I willed the fog away.
And so we met, two and a half hours later than initially planned. As the plane approached the dock, I tried to act casual in meeting my doc. I fought to suppress a sudden image from “Fantasy Island”. Why did I immediately connect to the role of Tatttoo, instead of Mr. Roarke? “Ða plane, da plane!” On that old TV show, lonely souls retreated to a quiet resort to ultimately find love forty-eight minutes later. Oh, what a fantasy. Here we were fleeing our quiet paradises attempting to find love (or something like it) in the urban jungle.
As so often happens, reality hit within seconds of sighting my date. It was easy to spot one another. He was the only black man disembarking and I was the only guy with a schnauzer at his feet. Roland walked through the Arrivals gate and the date was DOA.
I skipped both hug and handshake, opting for a simple “Hi” instead. Roland smiled, I smiled. Everything was perfectly civil.
Initially Roland had arranged his flights to allow a six-hour visit. I’d tried to be tactful in reply, saying that seemed too long for a first meeting. He dutifully booked an earlier return flight, still leaving almost four hours. I figured we could walk around Stanley Park. Two, three times. Let the dog stop and mark every tree in sight.
The flight delays proved to be a blessing, cutting our time to allow a quick lunch and nothing more. As I drove toward a vegan place I’d discovered in Kitsilano—why not make the most out of this?—he disclosed that he was 54, not 45. “You can take me right back to the terminal if that offends you.” Perplexing, but not offensive. “Guys my age are out of shape,” he continued. “And no one will look at me online if I provide my real age.”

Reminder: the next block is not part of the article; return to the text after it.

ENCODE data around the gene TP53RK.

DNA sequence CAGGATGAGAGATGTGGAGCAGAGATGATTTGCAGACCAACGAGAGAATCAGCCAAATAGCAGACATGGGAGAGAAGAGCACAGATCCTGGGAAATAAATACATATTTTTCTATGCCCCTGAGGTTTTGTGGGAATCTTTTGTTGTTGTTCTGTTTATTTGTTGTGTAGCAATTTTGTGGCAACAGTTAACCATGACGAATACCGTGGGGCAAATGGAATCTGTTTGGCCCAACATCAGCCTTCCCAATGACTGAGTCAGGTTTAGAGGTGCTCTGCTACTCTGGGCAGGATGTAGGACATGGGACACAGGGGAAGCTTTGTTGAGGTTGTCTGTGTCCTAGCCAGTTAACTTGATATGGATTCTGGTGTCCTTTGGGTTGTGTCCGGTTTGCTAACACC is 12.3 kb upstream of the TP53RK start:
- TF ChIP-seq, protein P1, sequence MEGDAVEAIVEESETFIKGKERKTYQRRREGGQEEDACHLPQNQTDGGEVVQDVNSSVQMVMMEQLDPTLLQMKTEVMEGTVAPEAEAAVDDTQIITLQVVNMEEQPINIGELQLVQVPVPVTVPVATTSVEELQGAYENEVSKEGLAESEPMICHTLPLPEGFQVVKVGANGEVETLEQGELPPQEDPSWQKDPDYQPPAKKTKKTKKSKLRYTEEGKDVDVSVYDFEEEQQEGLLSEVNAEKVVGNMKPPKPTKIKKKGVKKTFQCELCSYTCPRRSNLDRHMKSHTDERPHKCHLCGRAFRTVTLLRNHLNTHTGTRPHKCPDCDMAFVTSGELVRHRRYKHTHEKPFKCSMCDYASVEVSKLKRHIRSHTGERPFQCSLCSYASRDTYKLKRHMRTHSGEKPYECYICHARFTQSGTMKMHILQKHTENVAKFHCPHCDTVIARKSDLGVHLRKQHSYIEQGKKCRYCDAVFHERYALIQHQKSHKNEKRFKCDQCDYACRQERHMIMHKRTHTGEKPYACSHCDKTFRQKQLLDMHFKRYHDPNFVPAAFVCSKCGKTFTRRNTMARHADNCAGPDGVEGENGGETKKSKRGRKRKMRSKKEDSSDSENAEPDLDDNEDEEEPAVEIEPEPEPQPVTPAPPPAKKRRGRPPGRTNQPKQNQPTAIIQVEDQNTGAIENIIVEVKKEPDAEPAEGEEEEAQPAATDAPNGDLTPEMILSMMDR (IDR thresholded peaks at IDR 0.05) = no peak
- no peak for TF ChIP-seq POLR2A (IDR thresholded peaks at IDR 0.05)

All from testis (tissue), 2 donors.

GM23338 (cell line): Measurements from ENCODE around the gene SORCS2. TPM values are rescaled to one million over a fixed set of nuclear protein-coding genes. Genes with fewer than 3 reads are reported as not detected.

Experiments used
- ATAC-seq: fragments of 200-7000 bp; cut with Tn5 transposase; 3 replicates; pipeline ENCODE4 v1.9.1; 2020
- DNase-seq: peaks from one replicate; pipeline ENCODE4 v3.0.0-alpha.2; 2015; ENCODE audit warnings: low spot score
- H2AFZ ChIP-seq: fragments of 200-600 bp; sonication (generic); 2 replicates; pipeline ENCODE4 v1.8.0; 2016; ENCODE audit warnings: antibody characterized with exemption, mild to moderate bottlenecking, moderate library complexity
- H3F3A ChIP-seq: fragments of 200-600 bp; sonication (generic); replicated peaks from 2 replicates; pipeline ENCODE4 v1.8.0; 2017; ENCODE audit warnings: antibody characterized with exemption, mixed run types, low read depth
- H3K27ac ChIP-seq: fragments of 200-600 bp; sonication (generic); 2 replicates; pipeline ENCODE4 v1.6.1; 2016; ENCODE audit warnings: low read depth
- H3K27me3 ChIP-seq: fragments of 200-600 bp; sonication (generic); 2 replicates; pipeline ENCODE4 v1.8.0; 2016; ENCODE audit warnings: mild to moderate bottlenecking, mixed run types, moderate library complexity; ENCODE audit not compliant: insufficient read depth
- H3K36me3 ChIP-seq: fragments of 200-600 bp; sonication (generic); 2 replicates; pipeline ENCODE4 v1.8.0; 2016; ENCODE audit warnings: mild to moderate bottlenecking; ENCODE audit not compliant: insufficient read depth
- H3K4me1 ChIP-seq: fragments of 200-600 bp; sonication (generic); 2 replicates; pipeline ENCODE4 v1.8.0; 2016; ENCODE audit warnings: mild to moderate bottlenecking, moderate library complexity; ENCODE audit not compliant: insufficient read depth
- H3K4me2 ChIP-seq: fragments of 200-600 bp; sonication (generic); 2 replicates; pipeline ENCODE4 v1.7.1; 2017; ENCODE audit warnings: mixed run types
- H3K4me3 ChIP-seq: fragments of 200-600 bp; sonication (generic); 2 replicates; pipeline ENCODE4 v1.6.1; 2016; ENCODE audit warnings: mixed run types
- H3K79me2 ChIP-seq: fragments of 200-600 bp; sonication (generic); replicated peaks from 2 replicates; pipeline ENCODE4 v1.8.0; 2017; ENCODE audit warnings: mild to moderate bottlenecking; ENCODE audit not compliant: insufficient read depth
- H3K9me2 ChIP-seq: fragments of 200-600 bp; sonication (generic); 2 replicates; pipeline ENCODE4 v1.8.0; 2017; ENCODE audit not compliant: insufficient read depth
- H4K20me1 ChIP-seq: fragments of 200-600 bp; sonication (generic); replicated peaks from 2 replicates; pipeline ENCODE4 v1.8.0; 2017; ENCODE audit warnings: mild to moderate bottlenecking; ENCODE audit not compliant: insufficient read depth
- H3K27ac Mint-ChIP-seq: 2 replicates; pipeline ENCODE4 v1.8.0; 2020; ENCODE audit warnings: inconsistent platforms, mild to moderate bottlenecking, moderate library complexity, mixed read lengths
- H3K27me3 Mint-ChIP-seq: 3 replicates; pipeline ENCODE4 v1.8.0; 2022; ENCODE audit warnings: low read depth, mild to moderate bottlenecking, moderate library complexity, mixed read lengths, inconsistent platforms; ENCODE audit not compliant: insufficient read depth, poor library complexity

In that moment, my date went from being a no-go to a downer. My fifties are just around the corner. Would even the bad dates dry up? Would I recognize Mr. Last Chance before it’s too late?! Fifty is still thirteen months away. This is my biological clock ticking.
I paid for lunch. It was the least I could do since he’d gone through the expense of flying to meet me and I’d picked a restaurant that he probably didn’t like one bit. He was still in the pleasing mode, telling me the food was “really great” and he’d love to come back again. That’s when it dawned on me that the disinterest wasn’t mutual.
I was perfectly cordial throughout, but the conversation didn’t flow. I close off when I know things aren’t going anywhere. Why invest? Why provide any sort of mixed signals?
In a sense, I was relieved as Roland mentioned a number of things that are clear turn-offs to me. It’s not important to go into details. The point is that this was no longer about a lack of physical attraction. Personality-wise, he wasn’t my type either. Would I have overlooked things if he were Dr. McSteamy? Campaigned for a second date? I’d like to think not, but that’s admittedly an easy thought when McSteamy is a mere hypothetical.
I played the role of timekeeper, intent on getting him on the 5:00 flight and catching my 5:50 ferry. As I drove, he said, “I’d really like to do this again. Would you be up for it?”
Just when I needed an urgent traffic situation to pretend to require all my focus, Vancouver traffic never flowed so smoothly along Burrard Street. I pride myself in always being honest, but I couldn’t do it. I couldn’t glance at the man in the passenger seat and say, “I don’t feel a connection. Sorry.”
I went with a gutless, watered down assent, something like, “I suppose that could be a possibility. It is a lot of travel though.”
From his grin, he took that as a clear yes. I pulled into the drop off zone, gave him an awkward hug while still strapped in the driver’s seat and wished him a nice flight home. As he exited, he said something complimentary about my online photos not lying. He grinned again and was gone.
Driving away, I failed to wave or look back. That final grin lingered. I knew it. I’d felt it before and even flashed it a time or two, the gleeful expression on someone anticipating good things to come. I was wracked with guilt. For the flight home at least, he’d be thinking about our second date. I should have been completely honest. Better yet, I should have done something blatantly buffoonish so he’d not think a second about a second. I was raised too well.
And triple damn.